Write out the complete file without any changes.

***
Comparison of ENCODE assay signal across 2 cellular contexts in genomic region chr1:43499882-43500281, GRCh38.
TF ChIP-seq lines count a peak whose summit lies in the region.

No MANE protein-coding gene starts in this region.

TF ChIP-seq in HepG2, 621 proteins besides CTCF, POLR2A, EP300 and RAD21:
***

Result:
Comparison of ENCODE assay signal across 2 cellular contexts in genomic region chr1:43499882-43500281, GRCh38.
TF ChIP-seq lines count a peak whose summit lies in the region.

No MANE protein-coding gene starts in this region.

TF ChIP-seq in HepG2, 621 proteins besides CTCF, POLR2A, EP300 and RAD21: